Compensation to victims of crime


The basic object of criminal justice is to protect the society against the crime and to punish the pendal however equal concern to the victims of crime who have suffered loss or injury and the distress of their dependent do not attract the attention of law.
However the Supreme Court of India has played the most commendable role in evolving compensatory jurisprudence for the victims. Supreme Court interpreted right of victim to compensation as integral part of Article 21 in the landmark case of Rudal Shah versus state of Bihar, 1983 SC, Nilabatii Behara versus state of Orissa,1993 SC etc.

Who is a Victim?

A victim is a person or group of persons who has suffered harm or damage such as physical mental emotional financial or violation of his/her fundamental rights in the course of or due to commission of crime.
The term victim has been defined in the code of criminal procedure 1973 under section 2 (wa) of CrPC Amendment Act, 2008 as :
victim means a person who has suffered any loss or injury caused by reason of the act or omission for which the accused person has been charged and the expression 'victim' includes his or her guardian or legal heirs.
Justice system requires that a person who has suffered must be compensated the idea underline compensatory justice is not nearly to rehabilitate in the victim but also and tightening the victim to some form of compensation.



The compensation in present context means payment of money for the loss sustained to compensate the victime for the loss and injury or anything given to make things equivalent to remuneration or pay.
The main objective of giving compensation to the victim is to restore the victim in his pre-state if possible and to make the loss and injury good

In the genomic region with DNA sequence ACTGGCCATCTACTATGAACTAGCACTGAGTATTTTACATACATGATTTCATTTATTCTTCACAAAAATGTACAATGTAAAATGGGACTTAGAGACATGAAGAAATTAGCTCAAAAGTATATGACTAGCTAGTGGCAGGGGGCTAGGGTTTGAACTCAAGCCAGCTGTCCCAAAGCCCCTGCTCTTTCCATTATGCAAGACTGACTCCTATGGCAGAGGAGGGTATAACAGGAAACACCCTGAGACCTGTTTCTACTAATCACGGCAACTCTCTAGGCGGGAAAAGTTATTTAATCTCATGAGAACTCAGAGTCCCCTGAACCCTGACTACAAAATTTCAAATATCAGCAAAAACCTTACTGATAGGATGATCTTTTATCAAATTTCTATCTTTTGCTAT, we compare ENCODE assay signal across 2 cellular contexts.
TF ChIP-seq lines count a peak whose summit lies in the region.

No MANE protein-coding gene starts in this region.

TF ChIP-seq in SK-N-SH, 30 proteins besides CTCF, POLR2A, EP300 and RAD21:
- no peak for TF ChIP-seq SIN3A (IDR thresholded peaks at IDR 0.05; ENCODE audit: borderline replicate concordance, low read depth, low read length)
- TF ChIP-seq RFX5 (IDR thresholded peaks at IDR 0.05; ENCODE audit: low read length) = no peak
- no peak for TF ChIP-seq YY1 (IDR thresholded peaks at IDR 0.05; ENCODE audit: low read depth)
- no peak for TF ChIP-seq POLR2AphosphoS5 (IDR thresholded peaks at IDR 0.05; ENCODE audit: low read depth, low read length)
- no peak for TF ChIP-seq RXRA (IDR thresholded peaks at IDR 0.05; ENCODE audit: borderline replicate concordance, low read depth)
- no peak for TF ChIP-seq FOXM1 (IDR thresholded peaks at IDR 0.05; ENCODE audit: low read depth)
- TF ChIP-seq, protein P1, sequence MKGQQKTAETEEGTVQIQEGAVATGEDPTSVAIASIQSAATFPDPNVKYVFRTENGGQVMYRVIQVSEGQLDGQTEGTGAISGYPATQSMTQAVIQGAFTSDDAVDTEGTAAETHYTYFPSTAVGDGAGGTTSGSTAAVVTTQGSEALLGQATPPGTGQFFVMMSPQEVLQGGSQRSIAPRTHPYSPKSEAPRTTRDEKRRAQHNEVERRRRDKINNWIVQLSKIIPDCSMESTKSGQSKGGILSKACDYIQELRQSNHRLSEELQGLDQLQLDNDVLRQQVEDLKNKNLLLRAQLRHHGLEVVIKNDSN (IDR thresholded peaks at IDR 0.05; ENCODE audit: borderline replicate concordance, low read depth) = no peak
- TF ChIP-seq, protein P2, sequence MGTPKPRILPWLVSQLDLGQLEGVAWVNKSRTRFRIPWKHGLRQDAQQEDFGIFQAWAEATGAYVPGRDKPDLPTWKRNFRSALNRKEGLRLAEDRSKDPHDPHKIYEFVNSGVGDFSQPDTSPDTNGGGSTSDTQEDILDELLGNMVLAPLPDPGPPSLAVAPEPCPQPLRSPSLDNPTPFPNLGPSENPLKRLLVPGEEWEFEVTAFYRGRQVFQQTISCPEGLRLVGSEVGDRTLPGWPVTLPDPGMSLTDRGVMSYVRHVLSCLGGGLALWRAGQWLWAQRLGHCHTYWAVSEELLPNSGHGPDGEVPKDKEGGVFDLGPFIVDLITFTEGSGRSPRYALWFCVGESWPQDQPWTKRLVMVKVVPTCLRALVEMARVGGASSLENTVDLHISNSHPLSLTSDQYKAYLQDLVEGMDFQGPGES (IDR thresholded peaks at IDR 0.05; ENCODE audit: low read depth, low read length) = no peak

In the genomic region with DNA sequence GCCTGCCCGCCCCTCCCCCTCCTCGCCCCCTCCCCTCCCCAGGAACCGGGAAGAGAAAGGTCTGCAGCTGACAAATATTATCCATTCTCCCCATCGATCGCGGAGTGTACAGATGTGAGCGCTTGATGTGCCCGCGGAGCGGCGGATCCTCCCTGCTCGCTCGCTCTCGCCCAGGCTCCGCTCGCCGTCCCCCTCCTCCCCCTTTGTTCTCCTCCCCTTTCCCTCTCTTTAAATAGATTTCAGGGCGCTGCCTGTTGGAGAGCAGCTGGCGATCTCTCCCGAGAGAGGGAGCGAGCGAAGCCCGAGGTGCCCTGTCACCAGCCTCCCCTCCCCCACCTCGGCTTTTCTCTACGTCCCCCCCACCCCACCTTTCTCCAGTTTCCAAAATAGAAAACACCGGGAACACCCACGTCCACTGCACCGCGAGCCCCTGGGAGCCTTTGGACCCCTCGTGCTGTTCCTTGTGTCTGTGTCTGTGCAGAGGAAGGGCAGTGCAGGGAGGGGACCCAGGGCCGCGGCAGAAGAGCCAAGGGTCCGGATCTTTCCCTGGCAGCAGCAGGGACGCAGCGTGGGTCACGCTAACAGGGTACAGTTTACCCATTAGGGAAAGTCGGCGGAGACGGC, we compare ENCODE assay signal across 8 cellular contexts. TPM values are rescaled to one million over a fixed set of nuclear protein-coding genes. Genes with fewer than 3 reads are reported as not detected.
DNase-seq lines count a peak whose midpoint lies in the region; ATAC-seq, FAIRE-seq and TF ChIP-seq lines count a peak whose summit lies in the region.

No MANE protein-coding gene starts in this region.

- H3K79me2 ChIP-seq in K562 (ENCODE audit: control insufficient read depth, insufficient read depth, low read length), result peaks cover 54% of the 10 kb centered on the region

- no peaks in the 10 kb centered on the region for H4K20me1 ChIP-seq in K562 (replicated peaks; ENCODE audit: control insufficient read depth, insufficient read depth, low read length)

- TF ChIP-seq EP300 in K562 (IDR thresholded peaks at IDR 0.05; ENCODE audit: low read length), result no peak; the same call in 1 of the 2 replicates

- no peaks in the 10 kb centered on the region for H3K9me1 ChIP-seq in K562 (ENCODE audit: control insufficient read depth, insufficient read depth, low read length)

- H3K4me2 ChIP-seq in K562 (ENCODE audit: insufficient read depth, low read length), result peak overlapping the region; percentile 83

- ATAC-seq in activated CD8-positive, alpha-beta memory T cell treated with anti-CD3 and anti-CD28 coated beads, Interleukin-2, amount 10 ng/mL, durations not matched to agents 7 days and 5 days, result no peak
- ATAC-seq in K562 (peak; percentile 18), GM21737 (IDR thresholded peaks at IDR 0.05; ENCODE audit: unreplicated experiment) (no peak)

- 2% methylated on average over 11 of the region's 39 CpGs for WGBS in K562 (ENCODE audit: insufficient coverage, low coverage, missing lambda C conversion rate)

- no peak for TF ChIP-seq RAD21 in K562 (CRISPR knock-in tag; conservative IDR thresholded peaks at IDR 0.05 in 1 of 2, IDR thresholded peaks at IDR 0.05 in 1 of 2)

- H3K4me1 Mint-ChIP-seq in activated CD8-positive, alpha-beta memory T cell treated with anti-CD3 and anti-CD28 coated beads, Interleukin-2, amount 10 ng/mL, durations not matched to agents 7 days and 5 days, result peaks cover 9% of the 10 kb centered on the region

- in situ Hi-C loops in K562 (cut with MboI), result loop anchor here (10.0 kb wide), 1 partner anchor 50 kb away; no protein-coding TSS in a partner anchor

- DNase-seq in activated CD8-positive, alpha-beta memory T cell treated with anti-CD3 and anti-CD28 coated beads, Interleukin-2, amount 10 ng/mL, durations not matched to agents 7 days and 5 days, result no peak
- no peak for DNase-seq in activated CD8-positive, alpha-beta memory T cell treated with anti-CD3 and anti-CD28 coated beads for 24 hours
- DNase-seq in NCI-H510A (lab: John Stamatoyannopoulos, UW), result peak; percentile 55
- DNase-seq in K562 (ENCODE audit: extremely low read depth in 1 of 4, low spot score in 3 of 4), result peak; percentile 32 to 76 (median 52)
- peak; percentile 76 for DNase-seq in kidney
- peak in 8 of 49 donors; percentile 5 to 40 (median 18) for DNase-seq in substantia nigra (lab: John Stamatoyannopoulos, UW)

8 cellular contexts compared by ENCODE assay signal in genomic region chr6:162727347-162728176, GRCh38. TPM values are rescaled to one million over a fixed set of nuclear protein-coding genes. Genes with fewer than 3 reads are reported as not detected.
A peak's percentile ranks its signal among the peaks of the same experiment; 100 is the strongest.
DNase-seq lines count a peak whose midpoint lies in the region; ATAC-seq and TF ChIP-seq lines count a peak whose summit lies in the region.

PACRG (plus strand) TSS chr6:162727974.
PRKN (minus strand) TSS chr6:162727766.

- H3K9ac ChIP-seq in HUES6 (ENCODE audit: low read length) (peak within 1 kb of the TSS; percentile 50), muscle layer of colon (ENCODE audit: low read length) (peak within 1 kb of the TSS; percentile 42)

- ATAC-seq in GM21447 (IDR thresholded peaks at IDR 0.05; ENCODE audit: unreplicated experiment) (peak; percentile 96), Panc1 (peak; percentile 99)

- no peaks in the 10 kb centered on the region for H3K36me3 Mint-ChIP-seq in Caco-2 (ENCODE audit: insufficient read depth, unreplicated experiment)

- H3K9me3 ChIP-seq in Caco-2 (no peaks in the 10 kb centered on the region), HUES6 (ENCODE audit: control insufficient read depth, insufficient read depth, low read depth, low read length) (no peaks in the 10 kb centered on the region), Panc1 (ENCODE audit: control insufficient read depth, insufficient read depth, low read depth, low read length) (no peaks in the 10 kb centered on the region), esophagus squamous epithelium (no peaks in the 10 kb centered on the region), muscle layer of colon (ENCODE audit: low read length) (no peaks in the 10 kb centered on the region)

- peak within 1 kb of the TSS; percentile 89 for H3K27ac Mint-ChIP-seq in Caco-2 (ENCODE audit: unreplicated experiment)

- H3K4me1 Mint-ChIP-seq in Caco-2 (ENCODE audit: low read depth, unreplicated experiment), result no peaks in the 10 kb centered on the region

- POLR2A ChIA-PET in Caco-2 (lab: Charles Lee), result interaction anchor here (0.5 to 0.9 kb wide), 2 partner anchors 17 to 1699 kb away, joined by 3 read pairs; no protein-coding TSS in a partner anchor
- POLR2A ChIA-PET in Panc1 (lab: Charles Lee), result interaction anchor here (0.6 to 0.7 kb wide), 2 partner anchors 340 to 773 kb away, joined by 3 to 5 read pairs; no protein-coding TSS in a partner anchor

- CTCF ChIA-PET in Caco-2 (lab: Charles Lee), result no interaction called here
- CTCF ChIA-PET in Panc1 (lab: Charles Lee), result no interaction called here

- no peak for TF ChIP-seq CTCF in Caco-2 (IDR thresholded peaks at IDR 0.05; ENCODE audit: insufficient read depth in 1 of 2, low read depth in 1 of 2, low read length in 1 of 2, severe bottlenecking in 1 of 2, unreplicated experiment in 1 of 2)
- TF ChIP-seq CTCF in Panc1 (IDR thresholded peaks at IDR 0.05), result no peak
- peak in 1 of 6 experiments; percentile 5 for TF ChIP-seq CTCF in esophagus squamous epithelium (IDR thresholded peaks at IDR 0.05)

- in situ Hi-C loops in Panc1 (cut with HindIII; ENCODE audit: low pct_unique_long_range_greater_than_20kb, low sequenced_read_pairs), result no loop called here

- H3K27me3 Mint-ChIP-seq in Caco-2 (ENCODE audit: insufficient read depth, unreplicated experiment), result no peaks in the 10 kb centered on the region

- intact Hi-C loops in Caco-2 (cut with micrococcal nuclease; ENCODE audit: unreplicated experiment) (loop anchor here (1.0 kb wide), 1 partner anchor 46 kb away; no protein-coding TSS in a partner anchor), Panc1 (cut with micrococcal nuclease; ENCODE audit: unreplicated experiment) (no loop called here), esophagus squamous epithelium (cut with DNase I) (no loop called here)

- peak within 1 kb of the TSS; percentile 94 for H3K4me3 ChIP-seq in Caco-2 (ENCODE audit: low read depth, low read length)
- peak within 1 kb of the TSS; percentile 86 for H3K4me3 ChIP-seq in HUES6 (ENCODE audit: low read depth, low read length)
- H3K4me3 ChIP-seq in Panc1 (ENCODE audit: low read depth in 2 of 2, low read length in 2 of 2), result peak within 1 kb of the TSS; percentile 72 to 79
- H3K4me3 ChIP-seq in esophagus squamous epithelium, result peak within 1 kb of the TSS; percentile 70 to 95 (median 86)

Legal provisions for victim compensation in India:

The idea of compensation to the victim can be traced back from the time of Manusmriti. Even during British period victims of criminal offences but not totally in neglected and paid compensation.

International provisions:

  • Universal Declaration of Human Rights
  • International Covenant on civil and political rights
  • International Covenant on economic, social and cultural rights
  • The convention on eliminating all forms of discrimination against women and children to which India is signatory, imposes obligation of offering and effective criminal justice system to its citizens on India. This includes the concept of legal remedy to the victim.

The United Nations declaration of basic principles of justice for victims of crime and Abuse of power of 1985 recognises for types of rights of victims of crime :

  • Access to justice and fair treatment
  • Right to restitution
  • Personal assistance and support services
  • Compensation

Constitutional provisions:

Constitution of India 1950 provides for certain safeguards to the victims of crime under Article 14 and 21. Article 21 of Indian constitution guarantees against unjustified deprivation of life and liberty and has element in it which puts obligation on the state to compensate victims of criminal violence.